A Pivotal Moment in FTD Research

The doctor has a serious look while talking to the mature adult couple holding hands.

Partners in FTD Care, Fall 2022
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Research into FTD has gained momentum in recent years, with numerous active clinical trials, observational studies, and other notable scientific advancements. Many promising therapies that seek to improve symptom management or slow down or stop disease progression are currently in development, as are urgently needed diagnostic tools and biomarkers. The promise is palpable, particularly for a fatal progressive disease with no currently approved treatments.

However, a pressing new concern has emerged. Will there be enough participants to allow this research to continue? At this pivotal moment, diagnosing physicians and healthcare providers can play a critical role in opening the door to research opportunities for persons diagnosed and their families.

Approximately 40% of people diagnosed with FTD report a family history of related disorders, with 10% representing a genetic autosomal dominant transmission (Sirkis et al., 2019; Ramos et al., 2020). The demand for research participants is most critical for people with FTD caused by these genetic variants, particularly FTD cases caused by a variant in the GRN gene (FTD-GRN). The underlying pathophysiology in genetic cases is relatively better understood than in apparently sporadic cases, where there is no known familial relationship. Many FTD clinical trials, as well as observational studies, are specifically recruiting people with FTD-GRN (see the table below).

Research participation opportunities are available for people diagnosed with all FTD clinical subtypes (behavioral variant FTD, primary progressive aphasia, progressive supranuclear palsy, corticobasal syndrome, and FTD-ALS), past and current caregivers, biological relatives of people with FTD, and people with sporadic FTD. Current research opportunities vary widely in eligibility criteria, duration, types of interventions, and remote participation options.

Volunteering for research enables participants to access interventions, specialists, and assessments that may not be available as part of their routine medical care. Research participation can bring insights about their or their loved one’s condition and allow them to play a more active role in their health care. Participating in research is also an opportunity to partner with researchers to bring us closer to better diagnostics, treatments, and even a cure.

Healthcare providers often serve as important connectors to research information for people living with FTD. Those who are aware of – and can make referrals to – research opportunities can help further FTD research. Persons diagnosed consider their clinicians’ opinions one of the most important factors in deciding whether to try a new treatment (Association for Frontotemporal Degeneration, 2021). They also typically have ongoing relationships with their providers, and therefore a high degree of trust – essential elements in decision-making around research participation (Taft et al., 2019). Enrolling in research early in the disease progression is also important, as trials often target people in the earliest stages of FTD. Crucial trials will fail if they cannot recruit enough participants.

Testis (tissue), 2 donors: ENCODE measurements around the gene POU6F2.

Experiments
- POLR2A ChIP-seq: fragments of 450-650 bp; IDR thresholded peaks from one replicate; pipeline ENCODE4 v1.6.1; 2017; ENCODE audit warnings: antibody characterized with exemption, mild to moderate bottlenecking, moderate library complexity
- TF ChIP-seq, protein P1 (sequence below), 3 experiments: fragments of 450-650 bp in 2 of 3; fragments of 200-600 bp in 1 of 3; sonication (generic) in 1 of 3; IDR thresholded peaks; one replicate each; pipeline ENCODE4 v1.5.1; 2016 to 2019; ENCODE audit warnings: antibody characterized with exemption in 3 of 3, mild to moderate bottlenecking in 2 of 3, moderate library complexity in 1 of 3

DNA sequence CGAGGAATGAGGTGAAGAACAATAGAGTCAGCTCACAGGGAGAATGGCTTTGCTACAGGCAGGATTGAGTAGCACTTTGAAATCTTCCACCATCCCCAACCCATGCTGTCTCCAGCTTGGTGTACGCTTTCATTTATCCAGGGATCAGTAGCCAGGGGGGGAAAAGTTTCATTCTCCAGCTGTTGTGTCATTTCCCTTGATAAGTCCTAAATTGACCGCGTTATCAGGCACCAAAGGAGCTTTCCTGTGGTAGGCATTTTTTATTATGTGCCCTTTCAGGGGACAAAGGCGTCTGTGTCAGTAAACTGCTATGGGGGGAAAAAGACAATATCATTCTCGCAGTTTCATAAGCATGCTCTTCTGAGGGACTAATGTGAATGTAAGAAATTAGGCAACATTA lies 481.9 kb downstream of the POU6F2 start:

In addition to discussing traditional research opportunities early on, families should also be aware of genetic counseling and brain donation options, topics that can be difficult to discuss but are important for families to learn about.

Resources exist for both healthcare providers and families to stay informed of current research opportunities. People diagnosed with FTD, care partners, family members, and friends can enroll in the FTD Disorders Registry.

The Registry is designed to inform this community about research opportunities and match people to appropriate studies actively seeking participants. Registry participants retain full control over their identifying information, which is never shared. Healthcare providers can also sign up for the FTD Disorders Registry newsletters, which provide key updates in FTD research.

Families and professionals can also sign up for AFTD newsletters to stay informed about research opportunities and progress. Additionally, families should consider finding out if they are eligible for ALLFTD, a multisite natural history study that is fundamental to enhancing our understanding of FTD.

Scientists are closer than ever to new FTD therapies and diagnostic tools. We all have a role to play in helping the research succeed.
 

Drug Company Indication More Information
Al001 Alector FTD-GRN and asymptomatic GRN carriers Click here
WVE-004 Wave Life Sciences FTD/ALS caused by C9orf72 variant Click here
PR006 Prevail Therapeutics FTD-GRN Click here
PBFT02 Passage Bio FTD-GRN Click here
TPN-101 Transposon FTD/ALS caused by C9orf72 variant Click here
DNL593 Denali FTD-GRN Click here

 
References:

The Association for Frontotemporal Degeneration (2021). Frontotemporal Degeneration (FTD): A Voice of the Patient Report.

Ramos, E. M., Dokuru, D. R., Van Berlo, V., Wojta, K., Wang, Q., Huang, A. Y., et al. (2020). Genetic screening of a large series of North American sporadic and familial frontotemporal dementia cases. Alzheimer’s & Dementia, 16(1), 118–130.

Sirkis, D. W., Geier, E. G., Bonham, L. W., Karch, C. M., & Yokoyama, J. S. (2019). Recent advances in the genetics of frontotemporal dementia. Current genetic medicine reports, 7(1), 41–52. https://doi. org/10.1007/s40142-019-0160-6

Taft, T., Weir, C., Kramer, H., & Facelli, J. C. (2019). Primary care perspectives on implementation of clinical trial recruitment. Journal of clinical and translational science, 4(1), 61–68. https://doi.org/10.1017/cts.2019.435

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